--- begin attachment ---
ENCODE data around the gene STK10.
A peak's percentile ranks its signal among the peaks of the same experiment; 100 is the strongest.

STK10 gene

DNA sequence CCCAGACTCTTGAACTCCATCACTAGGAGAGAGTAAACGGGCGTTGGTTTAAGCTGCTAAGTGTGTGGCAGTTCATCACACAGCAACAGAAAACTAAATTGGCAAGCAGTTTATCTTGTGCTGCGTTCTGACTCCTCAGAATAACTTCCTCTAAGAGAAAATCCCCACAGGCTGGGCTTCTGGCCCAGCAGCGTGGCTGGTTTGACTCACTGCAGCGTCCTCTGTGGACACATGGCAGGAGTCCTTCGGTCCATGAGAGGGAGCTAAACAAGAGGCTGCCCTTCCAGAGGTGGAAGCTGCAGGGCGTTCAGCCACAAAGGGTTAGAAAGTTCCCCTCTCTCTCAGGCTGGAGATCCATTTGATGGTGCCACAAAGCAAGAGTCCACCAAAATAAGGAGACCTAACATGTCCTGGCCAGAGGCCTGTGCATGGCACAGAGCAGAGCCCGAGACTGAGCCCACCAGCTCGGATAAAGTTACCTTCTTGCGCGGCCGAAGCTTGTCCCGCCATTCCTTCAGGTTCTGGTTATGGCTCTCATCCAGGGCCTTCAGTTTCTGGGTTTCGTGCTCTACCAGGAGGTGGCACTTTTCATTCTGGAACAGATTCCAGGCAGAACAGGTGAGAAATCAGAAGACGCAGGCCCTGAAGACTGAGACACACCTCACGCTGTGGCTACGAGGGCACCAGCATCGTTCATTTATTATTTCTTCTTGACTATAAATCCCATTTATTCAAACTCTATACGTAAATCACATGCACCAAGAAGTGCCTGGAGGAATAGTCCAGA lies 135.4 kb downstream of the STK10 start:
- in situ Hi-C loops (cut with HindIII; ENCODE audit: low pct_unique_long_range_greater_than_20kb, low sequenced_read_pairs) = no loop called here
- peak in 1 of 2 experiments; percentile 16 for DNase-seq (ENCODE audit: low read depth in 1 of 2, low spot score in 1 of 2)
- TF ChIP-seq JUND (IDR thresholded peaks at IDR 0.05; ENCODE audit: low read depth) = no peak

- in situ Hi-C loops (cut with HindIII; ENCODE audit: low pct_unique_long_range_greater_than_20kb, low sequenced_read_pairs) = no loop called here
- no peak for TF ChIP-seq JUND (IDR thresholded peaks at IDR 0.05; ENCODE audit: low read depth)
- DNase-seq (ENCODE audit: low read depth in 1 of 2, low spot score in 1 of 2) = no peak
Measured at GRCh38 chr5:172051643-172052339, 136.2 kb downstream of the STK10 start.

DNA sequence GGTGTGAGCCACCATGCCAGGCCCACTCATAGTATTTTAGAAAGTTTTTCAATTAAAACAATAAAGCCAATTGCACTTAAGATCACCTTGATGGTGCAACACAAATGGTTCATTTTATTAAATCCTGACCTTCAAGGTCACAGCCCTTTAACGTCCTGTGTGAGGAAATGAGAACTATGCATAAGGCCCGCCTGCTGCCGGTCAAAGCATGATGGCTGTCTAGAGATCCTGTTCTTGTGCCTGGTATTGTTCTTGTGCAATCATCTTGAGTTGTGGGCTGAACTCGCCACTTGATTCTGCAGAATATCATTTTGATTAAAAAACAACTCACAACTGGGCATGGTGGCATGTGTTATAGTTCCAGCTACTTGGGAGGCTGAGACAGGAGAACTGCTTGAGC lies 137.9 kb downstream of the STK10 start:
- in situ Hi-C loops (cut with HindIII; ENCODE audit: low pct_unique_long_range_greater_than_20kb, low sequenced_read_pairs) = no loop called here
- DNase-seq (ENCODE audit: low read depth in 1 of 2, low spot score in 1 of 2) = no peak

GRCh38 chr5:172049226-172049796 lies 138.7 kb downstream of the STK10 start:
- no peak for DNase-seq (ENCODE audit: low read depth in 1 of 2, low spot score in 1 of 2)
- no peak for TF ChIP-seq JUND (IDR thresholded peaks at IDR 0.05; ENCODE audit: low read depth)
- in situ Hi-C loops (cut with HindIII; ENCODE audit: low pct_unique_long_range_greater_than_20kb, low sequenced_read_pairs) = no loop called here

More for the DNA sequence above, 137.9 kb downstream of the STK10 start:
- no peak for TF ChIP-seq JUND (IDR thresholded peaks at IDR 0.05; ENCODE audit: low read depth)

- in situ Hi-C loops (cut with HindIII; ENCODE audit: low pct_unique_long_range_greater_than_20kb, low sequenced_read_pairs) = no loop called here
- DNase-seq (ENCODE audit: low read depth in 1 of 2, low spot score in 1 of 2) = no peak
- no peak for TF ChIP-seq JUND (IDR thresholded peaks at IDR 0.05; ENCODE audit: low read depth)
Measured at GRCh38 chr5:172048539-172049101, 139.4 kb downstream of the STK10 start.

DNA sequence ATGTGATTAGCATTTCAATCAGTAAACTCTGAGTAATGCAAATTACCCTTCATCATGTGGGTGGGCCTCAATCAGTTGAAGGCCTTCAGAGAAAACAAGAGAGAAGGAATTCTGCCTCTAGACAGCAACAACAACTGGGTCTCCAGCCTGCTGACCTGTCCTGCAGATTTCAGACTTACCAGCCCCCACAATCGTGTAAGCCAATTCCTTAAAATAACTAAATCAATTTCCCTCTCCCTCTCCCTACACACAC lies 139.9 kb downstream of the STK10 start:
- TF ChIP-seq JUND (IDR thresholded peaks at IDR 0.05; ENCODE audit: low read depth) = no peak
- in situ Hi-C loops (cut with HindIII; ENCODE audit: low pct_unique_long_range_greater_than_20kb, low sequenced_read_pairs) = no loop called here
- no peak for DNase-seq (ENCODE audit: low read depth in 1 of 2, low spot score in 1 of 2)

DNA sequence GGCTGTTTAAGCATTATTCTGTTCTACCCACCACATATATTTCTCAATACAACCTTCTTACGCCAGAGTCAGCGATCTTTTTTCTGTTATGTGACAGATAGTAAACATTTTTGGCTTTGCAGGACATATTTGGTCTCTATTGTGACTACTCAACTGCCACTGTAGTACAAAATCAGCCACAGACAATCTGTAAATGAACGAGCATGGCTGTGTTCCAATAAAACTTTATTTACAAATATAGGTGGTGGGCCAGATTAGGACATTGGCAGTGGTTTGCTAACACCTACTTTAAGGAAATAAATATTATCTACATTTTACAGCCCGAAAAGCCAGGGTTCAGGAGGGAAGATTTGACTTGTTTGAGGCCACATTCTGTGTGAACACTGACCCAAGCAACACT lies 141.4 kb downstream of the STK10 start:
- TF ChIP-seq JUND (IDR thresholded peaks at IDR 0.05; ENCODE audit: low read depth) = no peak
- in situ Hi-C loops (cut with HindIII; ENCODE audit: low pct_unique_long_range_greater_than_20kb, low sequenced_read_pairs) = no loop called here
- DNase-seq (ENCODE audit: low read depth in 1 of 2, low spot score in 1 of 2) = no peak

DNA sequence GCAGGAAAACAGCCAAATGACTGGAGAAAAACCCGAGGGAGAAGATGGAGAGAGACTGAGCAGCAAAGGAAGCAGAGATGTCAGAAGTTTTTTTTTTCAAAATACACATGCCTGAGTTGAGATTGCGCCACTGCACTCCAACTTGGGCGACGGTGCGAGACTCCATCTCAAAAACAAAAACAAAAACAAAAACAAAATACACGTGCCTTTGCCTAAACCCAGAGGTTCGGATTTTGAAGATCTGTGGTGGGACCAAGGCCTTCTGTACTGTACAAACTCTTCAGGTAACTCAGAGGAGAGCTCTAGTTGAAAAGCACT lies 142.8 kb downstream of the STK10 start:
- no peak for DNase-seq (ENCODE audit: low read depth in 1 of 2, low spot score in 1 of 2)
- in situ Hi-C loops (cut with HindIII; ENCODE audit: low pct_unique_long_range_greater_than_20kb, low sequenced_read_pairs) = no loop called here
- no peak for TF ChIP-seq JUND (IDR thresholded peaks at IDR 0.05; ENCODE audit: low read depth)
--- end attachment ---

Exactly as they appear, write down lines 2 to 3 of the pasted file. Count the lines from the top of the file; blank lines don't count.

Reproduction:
A peak's percentile ranks its signal among the peaks of the same experiment; 100 is the strongest.

STK10 gene